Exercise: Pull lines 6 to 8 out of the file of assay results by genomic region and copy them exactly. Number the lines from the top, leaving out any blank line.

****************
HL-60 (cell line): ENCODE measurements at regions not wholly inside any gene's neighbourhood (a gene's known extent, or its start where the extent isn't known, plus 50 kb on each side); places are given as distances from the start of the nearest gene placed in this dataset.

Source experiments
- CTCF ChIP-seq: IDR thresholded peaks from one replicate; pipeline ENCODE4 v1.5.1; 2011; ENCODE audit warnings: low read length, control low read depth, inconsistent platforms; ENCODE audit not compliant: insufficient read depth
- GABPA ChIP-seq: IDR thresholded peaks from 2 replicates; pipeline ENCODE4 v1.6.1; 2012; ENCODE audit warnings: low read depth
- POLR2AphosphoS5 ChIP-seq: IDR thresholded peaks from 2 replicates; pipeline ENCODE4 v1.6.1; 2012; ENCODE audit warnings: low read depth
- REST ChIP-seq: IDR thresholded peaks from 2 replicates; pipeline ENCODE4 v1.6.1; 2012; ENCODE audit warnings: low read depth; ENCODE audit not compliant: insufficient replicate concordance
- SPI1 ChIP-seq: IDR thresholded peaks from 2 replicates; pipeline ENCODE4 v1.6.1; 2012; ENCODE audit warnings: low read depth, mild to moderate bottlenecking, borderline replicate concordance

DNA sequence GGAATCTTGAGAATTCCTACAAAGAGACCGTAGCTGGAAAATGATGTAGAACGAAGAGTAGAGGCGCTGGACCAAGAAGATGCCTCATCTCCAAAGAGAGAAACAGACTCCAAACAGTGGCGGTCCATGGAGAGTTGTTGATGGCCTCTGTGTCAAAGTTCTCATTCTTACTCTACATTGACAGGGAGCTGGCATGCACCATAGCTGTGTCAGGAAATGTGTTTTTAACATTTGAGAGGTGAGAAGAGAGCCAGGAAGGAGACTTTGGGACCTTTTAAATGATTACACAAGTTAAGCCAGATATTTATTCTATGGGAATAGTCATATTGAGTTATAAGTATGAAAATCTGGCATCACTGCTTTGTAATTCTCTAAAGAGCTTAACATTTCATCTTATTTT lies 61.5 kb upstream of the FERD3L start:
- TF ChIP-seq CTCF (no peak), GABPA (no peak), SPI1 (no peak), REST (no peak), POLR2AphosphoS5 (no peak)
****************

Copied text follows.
- REST ChIP-seq: IDR thresholded peaks from 2 replicates; pipeline ENCODE4 v1.6.1; 2012; ENCODE audit warnings: low read depth; ENCODE audit not compliant: insufficient replicate concordance
- SPI1 ChIP-seq: IDR thresholded peaks from 2 replicates; pipeline ENCODE4 v1.6.1; 2012; ENCODE audit warnings: low read depth, mild to moderate bottlenecking, borderline replicate concordance

DNA sequence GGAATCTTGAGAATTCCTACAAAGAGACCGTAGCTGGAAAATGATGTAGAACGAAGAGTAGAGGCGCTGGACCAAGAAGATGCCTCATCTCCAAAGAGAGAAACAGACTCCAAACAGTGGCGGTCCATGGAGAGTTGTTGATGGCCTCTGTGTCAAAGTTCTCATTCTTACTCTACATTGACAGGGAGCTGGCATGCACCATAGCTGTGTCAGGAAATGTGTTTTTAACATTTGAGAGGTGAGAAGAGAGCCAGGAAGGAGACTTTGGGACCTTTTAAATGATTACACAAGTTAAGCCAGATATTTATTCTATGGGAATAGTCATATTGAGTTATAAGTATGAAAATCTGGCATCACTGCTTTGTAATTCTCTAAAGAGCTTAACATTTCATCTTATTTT lies 61.5 kb upstream of the FERD3L start: